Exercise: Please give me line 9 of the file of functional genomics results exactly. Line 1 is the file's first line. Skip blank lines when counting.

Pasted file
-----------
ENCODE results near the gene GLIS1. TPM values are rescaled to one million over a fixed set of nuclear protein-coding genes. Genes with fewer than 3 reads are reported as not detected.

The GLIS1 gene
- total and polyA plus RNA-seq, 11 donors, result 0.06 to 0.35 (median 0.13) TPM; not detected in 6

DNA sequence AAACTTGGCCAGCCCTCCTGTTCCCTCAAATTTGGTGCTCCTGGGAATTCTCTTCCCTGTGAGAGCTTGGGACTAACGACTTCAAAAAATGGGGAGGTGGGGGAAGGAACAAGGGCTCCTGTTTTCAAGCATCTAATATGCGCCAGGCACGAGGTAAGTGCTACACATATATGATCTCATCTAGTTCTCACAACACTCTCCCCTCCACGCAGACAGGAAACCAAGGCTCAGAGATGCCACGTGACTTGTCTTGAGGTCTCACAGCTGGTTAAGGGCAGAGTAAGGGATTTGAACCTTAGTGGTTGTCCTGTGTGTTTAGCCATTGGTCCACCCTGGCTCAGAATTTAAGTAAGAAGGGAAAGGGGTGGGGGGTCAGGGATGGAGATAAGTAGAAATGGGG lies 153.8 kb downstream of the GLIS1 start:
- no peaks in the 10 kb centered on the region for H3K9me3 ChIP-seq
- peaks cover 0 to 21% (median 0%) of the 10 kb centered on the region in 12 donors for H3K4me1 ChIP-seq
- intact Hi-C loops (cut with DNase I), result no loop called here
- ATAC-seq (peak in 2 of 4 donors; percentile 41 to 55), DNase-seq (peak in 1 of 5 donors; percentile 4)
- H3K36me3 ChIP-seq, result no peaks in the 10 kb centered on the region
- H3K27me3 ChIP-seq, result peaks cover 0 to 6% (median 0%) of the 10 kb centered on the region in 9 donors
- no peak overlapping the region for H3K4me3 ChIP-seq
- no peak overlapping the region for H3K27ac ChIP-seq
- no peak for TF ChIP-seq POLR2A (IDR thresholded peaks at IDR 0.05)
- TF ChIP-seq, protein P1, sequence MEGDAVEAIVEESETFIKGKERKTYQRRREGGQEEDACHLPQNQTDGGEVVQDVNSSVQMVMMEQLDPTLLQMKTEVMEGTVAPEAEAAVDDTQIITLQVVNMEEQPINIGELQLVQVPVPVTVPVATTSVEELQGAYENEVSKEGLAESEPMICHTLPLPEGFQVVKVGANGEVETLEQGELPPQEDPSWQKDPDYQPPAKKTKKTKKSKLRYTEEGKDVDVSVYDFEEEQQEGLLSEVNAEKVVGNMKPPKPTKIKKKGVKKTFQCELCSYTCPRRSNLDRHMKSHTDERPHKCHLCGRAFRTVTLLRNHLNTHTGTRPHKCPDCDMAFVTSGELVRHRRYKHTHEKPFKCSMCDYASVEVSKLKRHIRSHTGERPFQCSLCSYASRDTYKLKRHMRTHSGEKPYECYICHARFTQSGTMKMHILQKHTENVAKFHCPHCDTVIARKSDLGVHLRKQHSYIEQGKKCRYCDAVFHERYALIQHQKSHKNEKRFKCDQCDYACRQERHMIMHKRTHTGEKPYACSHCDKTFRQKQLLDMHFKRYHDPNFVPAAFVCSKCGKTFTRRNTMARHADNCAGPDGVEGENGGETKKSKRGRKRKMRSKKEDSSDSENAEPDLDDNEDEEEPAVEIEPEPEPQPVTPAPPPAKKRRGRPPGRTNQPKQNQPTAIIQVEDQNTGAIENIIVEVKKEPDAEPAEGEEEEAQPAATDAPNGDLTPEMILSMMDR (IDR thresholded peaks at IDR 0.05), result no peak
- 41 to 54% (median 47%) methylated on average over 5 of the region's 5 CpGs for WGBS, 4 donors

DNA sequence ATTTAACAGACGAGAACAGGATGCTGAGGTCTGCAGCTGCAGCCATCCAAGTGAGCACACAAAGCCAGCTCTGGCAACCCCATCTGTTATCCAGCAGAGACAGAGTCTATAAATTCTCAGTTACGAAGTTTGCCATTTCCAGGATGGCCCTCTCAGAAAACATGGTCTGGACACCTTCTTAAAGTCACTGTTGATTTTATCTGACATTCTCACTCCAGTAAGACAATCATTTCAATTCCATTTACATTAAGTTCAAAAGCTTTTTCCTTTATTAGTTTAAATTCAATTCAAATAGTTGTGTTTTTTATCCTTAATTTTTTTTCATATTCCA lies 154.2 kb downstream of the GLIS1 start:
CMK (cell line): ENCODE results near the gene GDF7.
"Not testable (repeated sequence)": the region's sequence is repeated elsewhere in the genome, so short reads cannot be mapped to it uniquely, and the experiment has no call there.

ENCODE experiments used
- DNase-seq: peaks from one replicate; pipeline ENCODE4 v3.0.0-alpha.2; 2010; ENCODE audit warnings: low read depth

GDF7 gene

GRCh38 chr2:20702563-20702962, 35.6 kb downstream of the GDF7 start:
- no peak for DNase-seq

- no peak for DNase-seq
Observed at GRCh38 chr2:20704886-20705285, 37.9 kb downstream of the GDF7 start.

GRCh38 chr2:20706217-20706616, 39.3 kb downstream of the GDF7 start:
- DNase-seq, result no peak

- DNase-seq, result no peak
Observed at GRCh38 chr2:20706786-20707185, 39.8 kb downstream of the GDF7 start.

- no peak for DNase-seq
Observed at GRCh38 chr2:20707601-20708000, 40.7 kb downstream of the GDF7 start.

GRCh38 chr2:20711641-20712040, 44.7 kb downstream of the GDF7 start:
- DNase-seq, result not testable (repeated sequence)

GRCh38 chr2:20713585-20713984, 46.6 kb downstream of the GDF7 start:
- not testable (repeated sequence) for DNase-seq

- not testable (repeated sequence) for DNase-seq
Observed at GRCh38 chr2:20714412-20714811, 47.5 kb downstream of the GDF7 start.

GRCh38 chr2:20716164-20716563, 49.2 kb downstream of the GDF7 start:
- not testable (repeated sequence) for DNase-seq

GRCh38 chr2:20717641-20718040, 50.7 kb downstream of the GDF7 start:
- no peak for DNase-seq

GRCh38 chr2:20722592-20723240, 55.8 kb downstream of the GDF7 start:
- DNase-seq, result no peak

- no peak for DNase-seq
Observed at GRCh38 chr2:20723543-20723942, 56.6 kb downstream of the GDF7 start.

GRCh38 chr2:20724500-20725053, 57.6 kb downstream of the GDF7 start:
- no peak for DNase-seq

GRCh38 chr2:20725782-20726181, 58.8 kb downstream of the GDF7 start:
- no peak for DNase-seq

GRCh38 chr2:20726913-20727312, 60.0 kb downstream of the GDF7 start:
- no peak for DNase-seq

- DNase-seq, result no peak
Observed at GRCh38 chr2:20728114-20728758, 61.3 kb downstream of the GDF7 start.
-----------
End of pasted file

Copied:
- H3K36me3 ChIP-seq, result no peaks in the 10 kb centered on the region